Who would’ve thought that this seemingly innocuous craft also moonlights in health, education and wellness? Let’s investigate the health benefits of knitting, shall we?
1. Knitting Reduces Stress
The repetitive and rhythmic motions that make up knitting could be the key to relaxation. Dr Barry Jacobs of Princetown University found that animals who perform repetitive motions trigger a release of serotonin, the neurotransmitter associated with calmness and well-being.
This could explain why most devoted knitters swear by knitting as a de-stresser: doing it may cause a spurt of serotonin!
For English physiotherapist Betsan Corkhill, she saw the positive results of knitting in her patients.
Those who had been sluggish, stressed and depressed were able to soothe themselves through knitting. The more they knitted, the less worried and fearful they became.
“The rhythmic repetitive movements induce a form of meditation similar to mindfulness – that pleasant state of mind when you’re existing ‘in the moment’, not mulling over the past or fretting about the future” said Corkhill. “Knitters find they can ‘zone out’ – and escape into the sanctuary of a quiet mind” [The Daily Mail]
For Corkhill’s patients, knitting was a way to self-manage destructive thoughts and behaviours, which could explain this awesome bag:
2. Knitting Can Help Kids Read
At the alternative Waldorf School, first-graders learn how to knit before they learn to read! According to WBEZ:
“The process of knitting is like threading a story. Kids are learning focus and concentration. They’re gaining fine-motor skills, needed for writing. They’re seeing patterns. They’re moving from left to right, the same way you read. They’re gaining confidence.”
The Waldorf School has been incorporating handicrafts like knitting and weaving into its curriculum since its inception in 1919. To this day, knitting is part of the curriculum.
3. Knitting Can Keep Alzheimer’s at Bay
Although inconclusive, researchers believe that activities that stimulate the mind can create networks of connections between brain cells.
If some of these connections break down, the theory goes, others will take over. No damage done!
4. Knitting Teaches Important Life Skills
Lynn Zwerling, along with her friend, Sheila Rovelstad, started Knitting Behind Bars in 2009. It’s a program that teaches knitting to inmates in a minimum security prison in Maryland.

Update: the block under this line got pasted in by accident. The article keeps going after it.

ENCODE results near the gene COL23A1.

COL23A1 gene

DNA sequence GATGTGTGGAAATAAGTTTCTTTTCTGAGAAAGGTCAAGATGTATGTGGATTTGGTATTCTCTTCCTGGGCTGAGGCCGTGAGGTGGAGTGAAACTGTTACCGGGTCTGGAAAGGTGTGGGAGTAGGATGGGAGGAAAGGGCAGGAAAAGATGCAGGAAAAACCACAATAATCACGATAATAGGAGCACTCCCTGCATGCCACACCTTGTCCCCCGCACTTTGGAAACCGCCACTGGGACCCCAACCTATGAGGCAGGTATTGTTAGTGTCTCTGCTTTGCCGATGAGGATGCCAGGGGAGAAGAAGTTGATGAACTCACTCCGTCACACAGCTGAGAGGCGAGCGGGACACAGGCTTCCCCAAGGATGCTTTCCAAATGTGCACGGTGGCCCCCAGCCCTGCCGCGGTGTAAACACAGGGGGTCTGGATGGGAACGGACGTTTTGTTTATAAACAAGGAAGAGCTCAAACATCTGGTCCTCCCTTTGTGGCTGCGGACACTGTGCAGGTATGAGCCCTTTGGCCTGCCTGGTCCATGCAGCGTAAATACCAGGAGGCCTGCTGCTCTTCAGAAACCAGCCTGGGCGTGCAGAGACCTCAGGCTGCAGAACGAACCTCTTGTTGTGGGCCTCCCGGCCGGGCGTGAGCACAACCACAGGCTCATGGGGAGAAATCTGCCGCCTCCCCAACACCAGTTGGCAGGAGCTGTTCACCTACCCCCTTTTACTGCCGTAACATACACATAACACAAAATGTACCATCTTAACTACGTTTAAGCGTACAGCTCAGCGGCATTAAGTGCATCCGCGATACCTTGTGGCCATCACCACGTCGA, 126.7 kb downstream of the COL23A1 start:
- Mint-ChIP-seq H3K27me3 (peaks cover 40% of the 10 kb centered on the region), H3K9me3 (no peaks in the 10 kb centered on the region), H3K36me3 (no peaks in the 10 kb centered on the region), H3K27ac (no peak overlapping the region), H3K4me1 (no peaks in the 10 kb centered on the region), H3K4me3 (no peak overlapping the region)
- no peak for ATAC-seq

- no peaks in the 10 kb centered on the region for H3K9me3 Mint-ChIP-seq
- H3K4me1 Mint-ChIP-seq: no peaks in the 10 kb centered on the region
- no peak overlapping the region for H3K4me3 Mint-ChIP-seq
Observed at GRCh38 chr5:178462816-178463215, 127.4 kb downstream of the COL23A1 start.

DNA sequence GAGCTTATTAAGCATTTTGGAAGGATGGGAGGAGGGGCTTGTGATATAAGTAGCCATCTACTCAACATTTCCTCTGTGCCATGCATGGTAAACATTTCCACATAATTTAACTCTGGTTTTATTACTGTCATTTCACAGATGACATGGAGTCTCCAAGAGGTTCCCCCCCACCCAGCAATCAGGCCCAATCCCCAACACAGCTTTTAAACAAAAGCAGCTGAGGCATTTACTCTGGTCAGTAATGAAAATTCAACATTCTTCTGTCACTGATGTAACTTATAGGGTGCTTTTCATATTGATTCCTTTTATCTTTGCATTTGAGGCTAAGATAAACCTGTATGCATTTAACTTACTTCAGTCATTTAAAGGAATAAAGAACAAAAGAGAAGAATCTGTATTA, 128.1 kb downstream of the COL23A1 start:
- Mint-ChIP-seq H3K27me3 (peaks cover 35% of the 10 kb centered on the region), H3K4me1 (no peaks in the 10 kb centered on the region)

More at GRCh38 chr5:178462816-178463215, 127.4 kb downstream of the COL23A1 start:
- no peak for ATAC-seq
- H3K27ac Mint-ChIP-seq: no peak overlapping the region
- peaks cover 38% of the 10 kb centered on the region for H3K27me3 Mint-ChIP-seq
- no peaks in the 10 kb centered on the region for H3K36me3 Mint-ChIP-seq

So far, the program has been a resounding success with an eager and growing wait list. To date, over 400 inmates have gone through their weekly knitting class.
Why did Zwerling start Knitting Behind Bars?
“I thought I could give a calming influence to people who really need this,” said Zwerling. “I thought what it takes to do knitting are skills vital to human existence — setting goals, completing a project, giving to somebody else…And I thought, maybe when they get back in the world, these men might choose to be calm and do something worthwhile.” [Baltimore Sun]
No one was more surprised with the results than Margaret M. Chippendale, the prison’s warden and resident skeptic.
She noticed lower rates of violence among the men who knit. “It’s very positive because you can see when you go into the room, the dynamics of their conversation; very calm, very soothing,” she says. “It radiates even when they leave the room and go out into the institution.”
[The most adorable part of this video, among many adorable moments: some inmates are peer-pressured to attend the knitting class!]
In the weekly class, men knit comfort dolls for traumatised children and hats for themselves, their own children and loved ones. It’s a chance to socialise, open up and forget about troubles.
For former inmate Richy Horton, knitting was the only peace he found in prison.
“People can’t really understand [that in prison] you’re completely separated from anything normal or real in the world,” he said. “You’re always told what to do and when to do it, so to have people come in and treat you like a human being means so much. [Zwerling and Rovelstad] came in and they were like my mom.” [Good]
Today, Knitting Behind Bars is still going strong. Check out their blog here.
5. Knitting Helps Overcome Addiction
The irony is that knitting itself is addictive, but the key is in swapping a truly self-destructive addiction for the relatively tame addiction of knitting.
Knitting support groups like this one in Massachusetts and Australia’s Knit to Quit group for smokers have been life-changing, largely because of the community support and knitting’s inherently soothing quality (see #1).
For these knitters, the health benefit of knitting is truly transformative.
Perhaps the most high profile addict-turned-knitter was Susan Gordon Lydon.
One of the founders of Rolling Stone magazine and a luminary of the women’s movement, Lydon became addicted to heroin in later life and found healing through knitting.
Her meditations on the craft are collected in her book The Knitting Sutra: Craft as a Spiritual Practice and the follow-up, published a year before her death in 2005, Knitting Heaven and Earth: Healing the Heart with Craft.
Both books are pretty awesome.
6. Knitting Encourages Community
From knitting circles to Ravelry (aka. Facebook for knitters) to local Stitch ‘n Bitchs and Knitting Behind Bars, no knitter is an island.
Today, as in ancient times, knitting is more social than ever, and everyone seems to love it.
A study published by the British Journal of Occupational Therapy reports that knitters who knit frequently are calm, happy and experience higher cognitive functioning. Win-win!
Have you experienced any of these health benefits of knitting? Let me know what you get out of knitting. I’d love to hear it!